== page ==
Preprints
https://doi.org/10.5194/nhess-2021-277
https://doi.org/10.5194/nhess-2021-277

  19 Oct 2021

19 Oct 2021

Review status: this preprint is currently under review for the journal NHESS.

How to use empirical data to improve transportation infrastructure risk assessment

Weihua Zhu1,2, Kai Liu1,2, Ming Wang1,2, Sadhana Nirandjan3, and Elco Koks3 Weihua Zhu et al.
  • 1School of national security and emergency management, Beijing Normal University, Beijing 100875, China
  • 2Academy of Disaster Reduction and Emergency Management, Faculty of Geographical Science, Beijing Normal University, Beijing 100875, China
  • 3Institute for Environmental Studies (IVM), Vrije Universiteit Amsterdam, 1081 HV Amsterdam, The Netherlands

Abstract. Rainfall-induced hazards, such as landslides, debris flows, and floods cause significant damage to transportation infrastructure. However, an accurate assessment of rainfall-induced hazard risk to transportation infrastructure is limited by the lack of regional and asset-tailored vulnerability curves. This study aims to use multi-source empirical damage data to generate vulnerability curves and assess the risk of transportation infrastructure to rainfall-induced hazards. The methodology is exemplified through a case study for the Chinese national railway infrastructure. In doing so, regional and national-level vulnerability curves are derived based on historical railway damage records. This is combined with daily precipitation data and the railway infrastructure market value to estimate regional- and national-level risk. The results show large variations in the shape of the vulnerability curves across the different regions. The railway infrastructure in Northeast and Northwest China is more vulnerable to rainfall-induced hazards due to low protection standards. The expected annual damage (EAD) ranges from 1.88 to 5.98 billion RMB for the Chinese railway infrastructure, with a mean value of 3.91 billion RMB. However, the risk of railway infrastructure in China shows high spatial differences due to the spatially uneven precipitation characteristics, exposure distribution, and vulnerability curves. The South, East and Central provinces have a high risk to rainfall-induced hazards, resulting in an average EAD of 184 million RMB, 176 and 156 million RMB, respectively, whereas the risk in the Northeast and Northwest provinces are estimated to be relatively lower. The usage of multi-source empirical data offer opportunities to perform risk assessments that include spatial detail among regions. These risk assessments are highly needed in order to make effective decisions to make our infrastructure resilient.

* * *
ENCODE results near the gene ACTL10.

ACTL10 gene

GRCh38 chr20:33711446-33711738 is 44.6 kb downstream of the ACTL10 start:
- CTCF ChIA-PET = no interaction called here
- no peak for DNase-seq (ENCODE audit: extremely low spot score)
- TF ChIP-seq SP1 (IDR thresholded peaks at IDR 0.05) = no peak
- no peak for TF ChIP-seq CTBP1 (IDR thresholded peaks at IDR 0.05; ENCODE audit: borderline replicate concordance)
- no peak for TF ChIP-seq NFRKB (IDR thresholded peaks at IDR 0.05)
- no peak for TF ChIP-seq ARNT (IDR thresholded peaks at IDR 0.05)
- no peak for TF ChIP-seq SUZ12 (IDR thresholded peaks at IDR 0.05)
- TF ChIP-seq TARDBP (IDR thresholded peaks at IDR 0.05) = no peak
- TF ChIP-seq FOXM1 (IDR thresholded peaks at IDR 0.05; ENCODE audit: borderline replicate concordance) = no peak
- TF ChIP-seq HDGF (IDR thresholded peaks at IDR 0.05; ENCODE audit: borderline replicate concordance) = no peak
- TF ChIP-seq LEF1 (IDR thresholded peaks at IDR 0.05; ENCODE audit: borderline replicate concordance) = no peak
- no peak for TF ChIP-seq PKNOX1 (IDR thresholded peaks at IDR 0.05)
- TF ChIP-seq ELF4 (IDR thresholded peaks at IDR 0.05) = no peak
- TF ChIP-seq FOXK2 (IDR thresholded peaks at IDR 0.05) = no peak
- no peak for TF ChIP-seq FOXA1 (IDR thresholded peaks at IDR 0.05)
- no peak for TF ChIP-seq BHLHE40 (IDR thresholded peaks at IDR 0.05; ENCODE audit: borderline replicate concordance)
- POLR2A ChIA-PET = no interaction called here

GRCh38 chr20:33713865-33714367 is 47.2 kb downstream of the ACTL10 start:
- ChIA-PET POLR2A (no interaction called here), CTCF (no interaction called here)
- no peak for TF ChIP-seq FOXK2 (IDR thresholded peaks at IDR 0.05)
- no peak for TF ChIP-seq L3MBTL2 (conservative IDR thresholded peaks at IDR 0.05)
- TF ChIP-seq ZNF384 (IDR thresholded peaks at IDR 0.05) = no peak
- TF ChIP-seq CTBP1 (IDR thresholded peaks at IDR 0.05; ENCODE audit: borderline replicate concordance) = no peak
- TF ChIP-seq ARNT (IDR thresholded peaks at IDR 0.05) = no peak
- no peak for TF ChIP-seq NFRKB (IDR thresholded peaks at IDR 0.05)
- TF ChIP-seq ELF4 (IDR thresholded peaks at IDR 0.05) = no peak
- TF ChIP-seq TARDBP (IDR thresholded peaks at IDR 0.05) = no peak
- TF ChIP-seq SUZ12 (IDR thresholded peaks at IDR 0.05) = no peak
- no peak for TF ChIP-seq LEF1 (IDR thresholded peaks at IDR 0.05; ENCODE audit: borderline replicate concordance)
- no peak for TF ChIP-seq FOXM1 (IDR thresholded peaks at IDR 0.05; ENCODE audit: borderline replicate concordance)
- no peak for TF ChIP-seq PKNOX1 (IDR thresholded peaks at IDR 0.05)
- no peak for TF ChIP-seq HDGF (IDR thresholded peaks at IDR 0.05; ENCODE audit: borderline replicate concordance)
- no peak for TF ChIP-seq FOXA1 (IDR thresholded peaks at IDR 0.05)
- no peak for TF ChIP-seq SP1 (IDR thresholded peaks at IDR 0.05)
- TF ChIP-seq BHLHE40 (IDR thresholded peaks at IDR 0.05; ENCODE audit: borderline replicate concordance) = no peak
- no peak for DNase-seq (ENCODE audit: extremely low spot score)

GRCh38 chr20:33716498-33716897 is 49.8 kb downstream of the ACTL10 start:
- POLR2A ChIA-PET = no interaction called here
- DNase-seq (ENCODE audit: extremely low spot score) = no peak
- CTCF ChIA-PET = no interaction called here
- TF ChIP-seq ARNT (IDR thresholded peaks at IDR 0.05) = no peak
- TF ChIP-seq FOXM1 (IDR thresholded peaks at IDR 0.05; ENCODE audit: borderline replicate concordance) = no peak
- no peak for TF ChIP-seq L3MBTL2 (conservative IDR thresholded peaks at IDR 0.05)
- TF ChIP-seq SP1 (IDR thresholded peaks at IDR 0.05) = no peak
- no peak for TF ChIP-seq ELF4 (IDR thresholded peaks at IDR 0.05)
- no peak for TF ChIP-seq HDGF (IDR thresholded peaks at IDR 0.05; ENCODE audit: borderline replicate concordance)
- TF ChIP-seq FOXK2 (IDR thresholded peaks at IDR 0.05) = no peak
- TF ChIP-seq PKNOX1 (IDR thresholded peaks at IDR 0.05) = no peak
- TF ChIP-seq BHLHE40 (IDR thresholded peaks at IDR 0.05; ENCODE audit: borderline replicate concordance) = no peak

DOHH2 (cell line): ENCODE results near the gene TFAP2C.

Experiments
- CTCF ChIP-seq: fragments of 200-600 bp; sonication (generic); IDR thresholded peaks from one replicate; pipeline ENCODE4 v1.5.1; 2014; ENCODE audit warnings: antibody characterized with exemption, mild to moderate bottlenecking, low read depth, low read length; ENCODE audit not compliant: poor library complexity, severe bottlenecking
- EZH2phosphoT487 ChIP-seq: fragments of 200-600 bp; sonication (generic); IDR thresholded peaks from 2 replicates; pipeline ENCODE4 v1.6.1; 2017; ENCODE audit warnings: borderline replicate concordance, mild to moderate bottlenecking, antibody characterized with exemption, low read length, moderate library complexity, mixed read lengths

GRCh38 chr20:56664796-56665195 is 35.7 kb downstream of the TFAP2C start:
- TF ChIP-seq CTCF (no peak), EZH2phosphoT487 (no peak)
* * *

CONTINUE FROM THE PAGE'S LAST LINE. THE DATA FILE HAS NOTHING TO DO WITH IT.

Weihua Zhu et al.

Status: open (extended)

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Weihua Zhu et al.

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Short summary
We use multi-source empirical damage data to generate vulnerability curves and assess the risk of transportation infrastructure to rainfall-induced hazards. The results show large variations in the shape of the vulnerability curves and risk of railway infrastructure in China across the different regions. The usage of multi-source empirical data offer opportunities to perform risk assessments that include spatial detail among regions.
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